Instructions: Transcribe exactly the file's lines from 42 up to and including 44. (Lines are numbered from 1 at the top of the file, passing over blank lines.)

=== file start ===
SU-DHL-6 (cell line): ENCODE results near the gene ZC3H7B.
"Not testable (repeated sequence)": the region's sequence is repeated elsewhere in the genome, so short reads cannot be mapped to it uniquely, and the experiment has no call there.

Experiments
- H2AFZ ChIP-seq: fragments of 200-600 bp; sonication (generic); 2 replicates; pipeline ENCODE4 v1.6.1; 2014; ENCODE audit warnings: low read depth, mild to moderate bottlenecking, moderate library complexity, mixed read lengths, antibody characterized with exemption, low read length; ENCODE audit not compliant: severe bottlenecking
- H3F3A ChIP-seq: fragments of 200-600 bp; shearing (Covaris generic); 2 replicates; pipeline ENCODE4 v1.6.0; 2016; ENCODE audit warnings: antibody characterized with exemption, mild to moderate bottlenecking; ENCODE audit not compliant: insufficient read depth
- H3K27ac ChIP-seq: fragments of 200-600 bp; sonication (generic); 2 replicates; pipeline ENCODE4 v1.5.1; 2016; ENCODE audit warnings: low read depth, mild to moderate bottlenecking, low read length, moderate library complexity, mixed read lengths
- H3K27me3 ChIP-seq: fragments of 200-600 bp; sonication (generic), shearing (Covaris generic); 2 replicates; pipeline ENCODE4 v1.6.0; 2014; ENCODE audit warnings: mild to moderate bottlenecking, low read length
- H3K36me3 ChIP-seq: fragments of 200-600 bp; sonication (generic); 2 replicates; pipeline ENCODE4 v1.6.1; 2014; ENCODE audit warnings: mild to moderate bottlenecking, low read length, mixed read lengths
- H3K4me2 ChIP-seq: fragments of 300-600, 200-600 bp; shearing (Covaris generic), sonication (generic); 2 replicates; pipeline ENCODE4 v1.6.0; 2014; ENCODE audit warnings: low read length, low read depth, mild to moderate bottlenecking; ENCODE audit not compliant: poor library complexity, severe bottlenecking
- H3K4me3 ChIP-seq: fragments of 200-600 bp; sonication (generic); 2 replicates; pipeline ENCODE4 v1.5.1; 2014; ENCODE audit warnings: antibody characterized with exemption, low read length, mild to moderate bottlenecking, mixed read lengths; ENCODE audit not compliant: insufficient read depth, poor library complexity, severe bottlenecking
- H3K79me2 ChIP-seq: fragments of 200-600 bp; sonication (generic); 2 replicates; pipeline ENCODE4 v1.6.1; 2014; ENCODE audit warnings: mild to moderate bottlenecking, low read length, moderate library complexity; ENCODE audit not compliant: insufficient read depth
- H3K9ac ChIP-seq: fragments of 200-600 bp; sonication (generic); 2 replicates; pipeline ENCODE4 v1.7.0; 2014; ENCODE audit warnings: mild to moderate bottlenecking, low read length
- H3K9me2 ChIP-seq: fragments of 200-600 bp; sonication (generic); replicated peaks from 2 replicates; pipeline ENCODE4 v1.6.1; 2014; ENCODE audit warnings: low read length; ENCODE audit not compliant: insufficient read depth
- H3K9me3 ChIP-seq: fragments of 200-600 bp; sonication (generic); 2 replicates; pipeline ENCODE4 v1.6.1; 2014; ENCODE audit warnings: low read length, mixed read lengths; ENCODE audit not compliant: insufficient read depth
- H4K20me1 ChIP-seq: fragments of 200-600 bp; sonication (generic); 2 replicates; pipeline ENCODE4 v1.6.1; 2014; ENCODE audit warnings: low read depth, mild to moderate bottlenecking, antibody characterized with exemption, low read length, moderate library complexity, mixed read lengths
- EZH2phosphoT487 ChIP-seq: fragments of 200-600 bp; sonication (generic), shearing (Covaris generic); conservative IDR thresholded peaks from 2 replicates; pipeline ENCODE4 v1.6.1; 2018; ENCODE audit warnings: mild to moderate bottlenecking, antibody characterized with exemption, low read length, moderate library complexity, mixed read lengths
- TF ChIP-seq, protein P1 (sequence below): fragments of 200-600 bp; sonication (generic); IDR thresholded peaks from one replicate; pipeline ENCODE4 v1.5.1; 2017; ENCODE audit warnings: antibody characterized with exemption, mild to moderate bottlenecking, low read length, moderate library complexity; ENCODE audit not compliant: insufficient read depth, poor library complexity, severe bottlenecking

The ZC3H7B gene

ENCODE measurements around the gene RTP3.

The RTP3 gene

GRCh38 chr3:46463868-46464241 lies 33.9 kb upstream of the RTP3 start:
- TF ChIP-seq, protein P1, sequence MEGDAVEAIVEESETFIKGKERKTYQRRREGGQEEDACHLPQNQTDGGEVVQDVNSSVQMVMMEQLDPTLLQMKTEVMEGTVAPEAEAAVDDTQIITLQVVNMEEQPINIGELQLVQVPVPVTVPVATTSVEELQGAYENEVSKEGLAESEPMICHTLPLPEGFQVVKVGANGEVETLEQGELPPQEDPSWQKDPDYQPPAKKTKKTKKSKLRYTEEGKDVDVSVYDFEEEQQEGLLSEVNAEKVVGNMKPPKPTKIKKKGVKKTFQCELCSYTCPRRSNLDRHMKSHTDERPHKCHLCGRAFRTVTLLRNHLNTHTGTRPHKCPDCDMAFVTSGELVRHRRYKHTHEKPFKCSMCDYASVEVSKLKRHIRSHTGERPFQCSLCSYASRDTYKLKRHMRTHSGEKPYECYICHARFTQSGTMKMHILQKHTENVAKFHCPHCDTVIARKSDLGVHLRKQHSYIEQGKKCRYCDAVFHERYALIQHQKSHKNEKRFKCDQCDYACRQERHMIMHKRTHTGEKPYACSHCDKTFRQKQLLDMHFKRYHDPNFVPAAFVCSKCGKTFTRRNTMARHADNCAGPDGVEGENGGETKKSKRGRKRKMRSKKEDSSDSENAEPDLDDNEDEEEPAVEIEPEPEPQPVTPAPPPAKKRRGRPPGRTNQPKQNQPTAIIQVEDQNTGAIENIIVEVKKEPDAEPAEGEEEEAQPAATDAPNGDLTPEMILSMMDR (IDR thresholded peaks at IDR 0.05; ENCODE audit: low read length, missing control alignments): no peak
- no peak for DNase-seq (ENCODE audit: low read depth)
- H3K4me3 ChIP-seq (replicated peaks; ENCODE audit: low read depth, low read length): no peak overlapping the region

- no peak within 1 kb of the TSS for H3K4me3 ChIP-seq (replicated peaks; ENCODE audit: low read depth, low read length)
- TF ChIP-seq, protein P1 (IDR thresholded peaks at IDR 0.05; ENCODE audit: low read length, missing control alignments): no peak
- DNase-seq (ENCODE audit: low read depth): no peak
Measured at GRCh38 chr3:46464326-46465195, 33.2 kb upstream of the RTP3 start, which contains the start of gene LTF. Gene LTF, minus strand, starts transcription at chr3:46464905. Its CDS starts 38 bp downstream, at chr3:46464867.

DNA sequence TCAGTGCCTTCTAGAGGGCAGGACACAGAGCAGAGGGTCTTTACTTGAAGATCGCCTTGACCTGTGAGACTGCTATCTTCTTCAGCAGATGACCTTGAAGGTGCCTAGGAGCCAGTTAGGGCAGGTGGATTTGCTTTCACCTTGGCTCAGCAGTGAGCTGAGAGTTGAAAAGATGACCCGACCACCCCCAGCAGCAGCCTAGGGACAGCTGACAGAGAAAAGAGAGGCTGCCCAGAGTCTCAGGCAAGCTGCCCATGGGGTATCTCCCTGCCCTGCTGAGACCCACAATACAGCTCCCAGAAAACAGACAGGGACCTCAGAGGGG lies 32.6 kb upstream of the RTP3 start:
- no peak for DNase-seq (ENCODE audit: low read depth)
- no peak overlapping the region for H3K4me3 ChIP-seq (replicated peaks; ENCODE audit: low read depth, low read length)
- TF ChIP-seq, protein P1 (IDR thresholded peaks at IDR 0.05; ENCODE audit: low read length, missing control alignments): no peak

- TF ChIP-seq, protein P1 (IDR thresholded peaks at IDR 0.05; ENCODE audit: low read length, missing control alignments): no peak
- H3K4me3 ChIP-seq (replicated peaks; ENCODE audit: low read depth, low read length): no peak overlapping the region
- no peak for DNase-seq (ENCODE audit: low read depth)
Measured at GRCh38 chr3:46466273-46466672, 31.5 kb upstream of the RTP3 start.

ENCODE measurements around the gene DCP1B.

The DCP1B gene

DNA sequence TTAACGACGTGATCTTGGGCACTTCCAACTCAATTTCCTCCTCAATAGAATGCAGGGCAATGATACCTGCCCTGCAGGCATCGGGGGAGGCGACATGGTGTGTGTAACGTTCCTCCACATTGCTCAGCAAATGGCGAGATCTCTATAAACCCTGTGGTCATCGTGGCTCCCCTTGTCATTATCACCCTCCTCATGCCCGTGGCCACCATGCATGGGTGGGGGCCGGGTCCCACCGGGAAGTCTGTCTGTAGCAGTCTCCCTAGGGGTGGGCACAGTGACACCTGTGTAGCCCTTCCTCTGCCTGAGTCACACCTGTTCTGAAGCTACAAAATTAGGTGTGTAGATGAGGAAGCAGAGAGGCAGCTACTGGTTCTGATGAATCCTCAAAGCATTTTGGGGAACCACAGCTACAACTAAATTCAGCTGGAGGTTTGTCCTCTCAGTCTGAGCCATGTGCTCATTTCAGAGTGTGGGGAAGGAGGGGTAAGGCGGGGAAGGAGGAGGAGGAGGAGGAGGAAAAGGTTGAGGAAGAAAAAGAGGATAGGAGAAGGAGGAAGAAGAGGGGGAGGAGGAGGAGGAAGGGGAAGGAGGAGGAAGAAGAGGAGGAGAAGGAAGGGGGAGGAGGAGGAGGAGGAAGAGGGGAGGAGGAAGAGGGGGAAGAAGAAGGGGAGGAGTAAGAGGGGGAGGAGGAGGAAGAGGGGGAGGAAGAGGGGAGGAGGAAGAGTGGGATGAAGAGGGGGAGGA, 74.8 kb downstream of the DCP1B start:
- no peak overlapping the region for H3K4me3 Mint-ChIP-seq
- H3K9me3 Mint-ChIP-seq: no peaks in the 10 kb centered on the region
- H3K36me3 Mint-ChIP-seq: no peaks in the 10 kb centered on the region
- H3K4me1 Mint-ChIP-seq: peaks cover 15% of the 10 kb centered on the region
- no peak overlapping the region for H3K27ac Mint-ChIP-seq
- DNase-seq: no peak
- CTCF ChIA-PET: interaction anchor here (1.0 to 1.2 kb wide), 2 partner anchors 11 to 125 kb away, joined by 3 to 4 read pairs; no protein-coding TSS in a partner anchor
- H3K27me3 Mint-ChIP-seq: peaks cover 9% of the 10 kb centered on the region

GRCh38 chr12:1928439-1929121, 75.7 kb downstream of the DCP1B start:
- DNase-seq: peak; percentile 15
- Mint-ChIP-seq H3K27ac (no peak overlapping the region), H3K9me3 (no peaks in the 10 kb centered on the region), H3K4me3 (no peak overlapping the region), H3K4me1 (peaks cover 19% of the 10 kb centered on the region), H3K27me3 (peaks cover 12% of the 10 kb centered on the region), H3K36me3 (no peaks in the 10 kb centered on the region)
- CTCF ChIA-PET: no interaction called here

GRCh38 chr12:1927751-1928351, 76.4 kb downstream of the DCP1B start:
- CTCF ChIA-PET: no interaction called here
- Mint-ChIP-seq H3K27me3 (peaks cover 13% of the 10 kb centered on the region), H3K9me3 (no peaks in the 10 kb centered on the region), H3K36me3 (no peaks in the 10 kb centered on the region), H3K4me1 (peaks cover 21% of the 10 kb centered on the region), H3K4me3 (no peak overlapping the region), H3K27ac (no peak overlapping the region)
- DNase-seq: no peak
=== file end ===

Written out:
- H3K36me3 Mint-ChIP-seq: no peaks in the 10 kb centered on the region
- H3K4me1 Mint-ChIP-seq: peaks cover 15% of the 10 kb centered on the region
- no peak overlapping the region for H3K27ac Mint-ChIP-seq